COVID lessons from a trip to Town

It's twenty winding miles down a (small) mountain from home to Town.  I don't do it often, so it's always a learning experience.  Yesterday's trip was no exception.  The lessons started immediately.

Try to ignore the car radio running insistent commercials aimed at American Indians, urging them to get "vaccinated."  Why anyone might think an Indian would trust anything the white man says is beyond me.  But the ads come every fifteen minutes, complete with the usual lies about protection and safety and always narrated by heavily accented voices.  They're even all over YouTube.  Are they kidding?  Come to think of it, maybe that's the reason for all the commercials.  Someone remembered those buffalo robes.

Gaze in wonder at the mask litter everywhere.  Smile at people, even the masked.  Nothing expansive, just a friendly smile.  Yes, they may well view you as an existential threat and knit their eyebrows in return.  Then again, they may just be cowed, and happy to see someone brave enough to resist.  You can tell by their eyes whether they smile back.  Most times, they will.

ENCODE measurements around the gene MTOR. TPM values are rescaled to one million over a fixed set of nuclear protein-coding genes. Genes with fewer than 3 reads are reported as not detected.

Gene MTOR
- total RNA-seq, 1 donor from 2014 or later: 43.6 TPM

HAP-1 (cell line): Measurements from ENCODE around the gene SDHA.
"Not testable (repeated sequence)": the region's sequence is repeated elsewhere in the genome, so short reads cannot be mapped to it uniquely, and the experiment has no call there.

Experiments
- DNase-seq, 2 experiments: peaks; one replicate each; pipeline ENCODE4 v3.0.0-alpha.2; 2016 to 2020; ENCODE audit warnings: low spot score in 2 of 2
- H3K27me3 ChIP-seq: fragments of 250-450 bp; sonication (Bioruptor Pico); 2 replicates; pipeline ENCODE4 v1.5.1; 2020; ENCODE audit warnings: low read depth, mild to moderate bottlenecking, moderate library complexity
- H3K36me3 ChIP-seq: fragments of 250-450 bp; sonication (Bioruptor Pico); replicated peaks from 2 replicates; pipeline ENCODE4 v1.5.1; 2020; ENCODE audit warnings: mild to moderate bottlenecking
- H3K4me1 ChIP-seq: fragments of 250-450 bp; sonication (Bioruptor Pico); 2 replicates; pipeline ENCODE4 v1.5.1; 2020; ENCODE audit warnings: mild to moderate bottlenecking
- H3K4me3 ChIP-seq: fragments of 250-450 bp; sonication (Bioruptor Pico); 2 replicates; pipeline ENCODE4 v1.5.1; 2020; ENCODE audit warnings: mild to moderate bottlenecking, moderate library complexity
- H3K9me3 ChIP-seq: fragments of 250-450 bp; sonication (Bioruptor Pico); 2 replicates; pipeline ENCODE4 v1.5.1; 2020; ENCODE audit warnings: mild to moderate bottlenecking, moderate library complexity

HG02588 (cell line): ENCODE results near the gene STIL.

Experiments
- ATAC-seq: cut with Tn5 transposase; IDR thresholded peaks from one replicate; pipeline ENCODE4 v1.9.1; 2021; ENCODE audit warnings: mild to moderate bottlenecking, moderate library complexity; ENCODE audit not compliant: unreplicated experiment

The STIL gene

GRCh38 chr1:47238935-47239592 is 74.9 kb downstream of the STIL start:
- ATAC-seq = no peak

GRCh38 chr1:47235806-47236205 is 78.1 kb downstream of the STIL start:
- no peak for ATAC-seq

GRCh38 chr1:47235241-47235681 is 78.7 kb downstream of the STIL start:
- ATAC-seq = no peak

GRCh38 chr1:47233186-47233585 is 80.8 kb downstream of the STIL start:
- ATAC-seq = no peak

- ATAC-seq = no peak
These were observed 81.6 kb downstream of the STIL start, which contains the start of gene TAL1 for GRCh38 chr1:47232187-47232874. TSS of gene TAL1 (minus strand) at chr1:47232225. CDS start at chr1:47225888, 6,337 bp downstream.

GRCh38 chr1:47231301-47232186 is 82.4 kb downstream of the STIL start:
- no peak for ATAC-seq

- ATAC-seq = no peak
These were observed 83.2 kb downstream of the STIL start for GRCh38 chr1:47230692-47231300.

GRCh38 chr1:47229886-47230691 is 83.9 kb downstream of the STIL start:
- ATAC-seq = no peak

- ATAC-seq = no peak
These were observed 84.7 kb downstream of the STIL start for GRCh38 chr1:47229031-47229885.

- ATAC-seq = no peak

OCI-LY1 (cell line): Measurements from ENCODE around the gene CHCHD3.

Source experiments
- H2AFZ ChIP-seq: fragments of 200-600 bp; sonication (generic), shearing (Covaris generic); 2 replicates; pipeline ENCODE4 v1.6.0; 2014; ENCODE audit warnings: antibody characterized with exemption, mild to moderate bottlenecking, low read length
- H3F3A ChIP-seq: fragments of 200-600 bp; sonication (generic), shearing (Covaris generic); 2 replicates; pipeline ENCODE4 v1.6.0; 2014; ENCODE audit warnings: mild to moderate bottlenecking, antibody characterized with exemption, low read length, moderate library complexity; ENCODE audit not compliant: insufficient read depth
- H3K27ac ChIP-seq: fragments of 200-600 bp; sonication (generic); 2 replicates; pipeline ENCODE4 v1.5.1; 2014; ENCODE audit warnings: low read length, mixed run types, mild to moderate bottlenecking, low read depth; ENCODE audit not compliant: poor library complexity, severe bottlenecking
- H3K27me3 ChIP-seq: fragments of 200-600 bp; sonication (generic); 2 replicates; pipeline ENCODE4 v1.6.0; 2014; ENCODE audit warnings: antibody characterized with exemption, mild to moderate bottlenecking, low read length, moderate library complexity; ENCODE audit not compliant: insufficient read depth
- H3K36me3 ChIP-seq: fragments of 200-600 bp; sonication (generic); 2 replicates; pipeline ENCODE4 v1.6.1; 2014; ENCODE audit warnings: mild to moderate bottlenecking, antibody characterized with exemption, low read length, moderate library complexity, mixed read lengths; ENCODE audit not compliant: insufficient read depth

If they don't smile back, they'll usually trudge abjectly on their miserable way.  But maybe deep down inside there's a little voice asking, "Why do I have to wear a mask when he doesn't?"  Congratulations.  Your smile made her think.

The people who stop and glower are the people hell-bent on imposing not the rules, but their own will on everyone.  These are the true believers — timid souls who panicked at the first words out of Anthony Fauci's mouth and have lived every moment since in abject fear.  Their surrender has been so unquestioning and so total that it's tempting to wonder if they actually enjoy this.  Something is sustaining them in their fight against such a horrifying enemy.  Make no mistake: we are the enemy.  The feeling is largely reciprocated.  Most of those masks in the gutter have their germs on them.

It's been postulated elsewhere that people need a certain amount of stress in their lives.  Maybe our current hysterics have been so comfortable and bored that this actually looked like fun to them at first.  I wonder if it still does.

Regardless of their level of navel-gazing, we remain their enemies.  This is where you stop smiling.  You turn your face into an expressionless mask.  You do not want contact with them.  Their malevolence is demonstrable in stories of harassment of and injury to Americans who want nothing more than to be allowed think for themselves. 

That seems to be where this is going, doesn't it?  To the point where having any original thought is a crime.  If that's the case, we'd better make good use of the privilege while we can.

Image via Max Pixel.

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